The Map-and-Encap Locator/Identifier Separation Paradigm: A Security Analysis

The Map-and-Encap Locator/Identifier Separation Paradigm: A Security Analysis

Damien Saucez (Inria Sophia Antipolis, France), Luigi Iannone (Telecom ParisTech, France) and Olivier Bonaventure (Université catholique de Louvain, Belgium)
Copyright: © 2014 |Pages: 16
DOI: 10.4018/978-1-4666-4305-5.ch008
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Abstract

The chapter does not overview the merits of the Locator/Identifier separation paradigm. Rather, the aim is to provide a thorough analysis of the security aspects, assessing the security level of the architecture and providing recommendations on possible practices to improve it.
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Introduction

Since its creation, the Internet has grown at a rapid pace and the protocols, whose principles have been designed more than thirty years ago at the dawn of the Internet, are starting to show their scalability and maintainability limits (Meyer, Zhang, & Fall, 2007; BGP Routing Table Analysis Report).

To give the Internet a second birth, removing (or at least evading) current limitations, allowing continuing its growth, improving its scalability and performance, Future Internet architectures are under consideration, mostly (if not always) based on the Locator/Identifier separation paradigm. It exists a general consensus in the research community, but also among Internet operators and manufacturers, that such a paradigm is the most promising technology that, if correctly engineered, can be incrementally deployed, enhancing Internet’s scalability and even providing additional benefits (e.g., scalable support for multi-homing and flexible traffic engineering) (Li, 2011; Quoitin, Iannone, de Launois, & Bonaventure, 2007; Saucez, Donnet, Iannone, & Bonaventure, 2008).

Due to its open nature, in the Internet attacks and security threats are commonplace, and where their number is relentlessly growing (Wood et al., 2012). Therefore, for every proposed Future Internet architecture, its security model and threats analysis becomes of primary importance, and should be carried out with care, preferably even before any commercial deployment (Bos et al., 2009). Unfortunately, reality is different. Current research activities on Future Internet seldom tackle security aspects, very often providing only a very short and high-level analysis.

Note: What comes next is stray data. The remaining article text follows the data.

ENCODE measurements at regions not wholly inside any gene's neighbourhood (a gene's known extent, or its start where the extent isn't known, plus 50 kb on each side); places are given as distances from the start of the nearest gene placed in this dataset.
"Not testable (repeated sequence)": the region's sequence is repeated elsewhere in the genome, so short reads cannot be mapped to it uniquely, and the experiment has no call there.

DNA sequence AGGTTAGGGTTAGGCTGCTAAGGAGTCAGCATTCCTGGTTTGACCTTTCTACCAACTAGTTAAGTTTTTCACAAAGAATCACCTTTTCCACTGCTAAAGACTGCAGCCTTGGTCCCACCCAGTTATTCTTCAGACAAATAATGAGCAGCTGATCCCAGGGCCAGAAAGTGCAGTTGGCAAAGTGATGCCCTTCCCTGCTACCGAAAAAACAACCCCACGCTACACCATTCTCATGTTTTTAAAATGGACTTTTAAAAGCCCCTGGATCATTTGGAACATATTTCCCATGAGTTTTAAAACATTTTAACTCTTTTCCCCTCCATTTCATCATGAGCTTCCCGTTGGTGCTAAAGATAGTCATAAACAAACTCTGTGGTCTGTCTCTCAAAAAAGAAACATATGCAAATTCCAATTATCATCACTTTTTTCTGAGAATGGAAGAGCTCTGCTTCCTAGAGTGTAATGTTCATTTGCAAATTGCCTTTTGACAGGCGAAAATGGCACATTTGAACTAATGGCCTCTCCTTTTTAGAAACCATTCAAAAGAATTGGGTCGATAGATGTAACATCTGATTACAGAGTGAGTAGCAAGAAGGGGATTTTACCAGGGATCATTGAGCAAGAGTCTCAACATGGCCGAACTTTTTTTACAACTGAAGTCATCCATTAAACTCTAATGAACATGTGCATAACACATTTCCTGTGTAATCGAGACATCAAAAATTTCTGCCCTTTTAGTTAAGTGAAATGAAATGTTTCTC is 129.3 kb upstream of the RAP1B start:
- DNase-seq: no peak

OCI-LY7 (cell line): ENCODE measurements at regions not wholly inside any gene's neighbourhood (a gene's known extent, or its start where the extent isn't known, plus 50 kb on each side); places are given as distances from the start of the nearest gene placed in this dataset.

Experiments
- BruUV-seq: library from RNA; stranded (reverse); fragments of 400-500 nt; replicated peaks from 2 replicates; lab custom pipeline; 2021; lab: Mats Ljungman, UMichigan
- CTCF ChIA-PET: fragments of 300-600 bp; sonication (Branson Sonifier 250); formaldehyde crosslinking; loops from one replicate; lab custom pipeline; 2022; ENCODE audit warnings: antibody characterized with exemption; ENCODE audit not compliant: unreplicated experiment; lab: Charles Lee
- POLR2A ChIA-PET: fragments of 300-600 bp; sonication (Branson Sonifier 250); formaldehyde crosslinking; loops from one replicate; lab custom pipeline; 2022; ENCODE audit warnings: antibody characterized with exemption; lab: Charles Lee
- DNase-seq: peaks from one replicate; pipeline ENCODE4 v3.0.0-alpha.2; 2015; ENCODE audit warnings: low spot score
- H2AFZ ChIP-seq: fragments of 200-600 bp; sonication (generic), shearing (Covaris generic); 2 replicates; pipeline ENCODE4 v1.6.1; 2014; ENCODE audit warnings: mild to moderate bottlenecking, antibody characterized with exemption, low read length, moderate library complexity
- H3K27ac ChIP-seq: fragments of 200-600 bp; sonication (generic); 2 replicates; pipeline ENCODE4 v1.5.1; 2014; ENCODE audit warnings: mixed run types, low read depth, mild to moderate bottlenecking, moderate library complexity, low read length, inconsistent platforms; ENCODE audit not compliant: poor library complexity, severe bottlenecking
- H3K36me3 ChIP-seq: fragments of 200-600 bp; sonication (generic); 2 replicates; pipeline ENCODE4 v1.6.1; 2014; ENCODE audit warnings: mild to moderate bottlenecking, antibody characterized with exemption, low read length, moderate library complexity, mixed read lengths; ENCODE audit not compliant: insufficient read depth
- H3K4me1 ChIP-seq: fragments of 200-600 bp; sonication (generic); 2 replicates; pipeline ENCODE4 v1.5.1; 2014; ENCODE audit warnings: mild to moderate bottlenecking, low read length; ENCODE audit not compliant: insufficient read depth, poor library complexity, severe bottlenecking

In the aim of bridging this gap, this chapter presents a security analysis for map-and-encap based Locator/Identifier separation approaches, taking the Locator/Identifier Separation Protocol (LISP) as running example of such kind of architectures in order to provide real and concrete cases.

The Locator/Identifier Separation Protocol (LISP) (Farinacci, Fuller, Meyer, & Lewis, 2012), first proposed by Cisco at the IRTF (Internet Research Task Force) and now under specification at the IETF (Internet Engineering Task Force), is an instantiation of the paradigm separating locators and identifier. Its success is also due to its inherent properties of incremental deployability, which is a very important adoption incentive factor for any new architecture. Indeed, in order to design a viable solution, existing constrains (e.g., current OS protocol stack implementations, inter-domain routing, and prefix allocation policies) have to be taken into account, avoiding disrupting the existing communication infrastructure, whilst providing benefits, hence incentives, for early adopters (Iannone & Levä, 2010).

The present chapter starts by providing some background information, describing the map-and-encap Locator/Identifier separation in its LISP instantiation. Except for the LISP specific header, the main functioning of the protocol is valid for any other solution in the same class (e.g., Menth, Hartman, & Klein, 2010; Frejborg, 2011; Jen, Meisel, Massey, Wang, Zhang, & Zhang, 2007). The reader familiar with LISP or the general Locator/Identifier separation paradigm can safely skip this overview. Then, a brief introduction on the main class of attacks (at network layer) and the way they are carried out is proposed.

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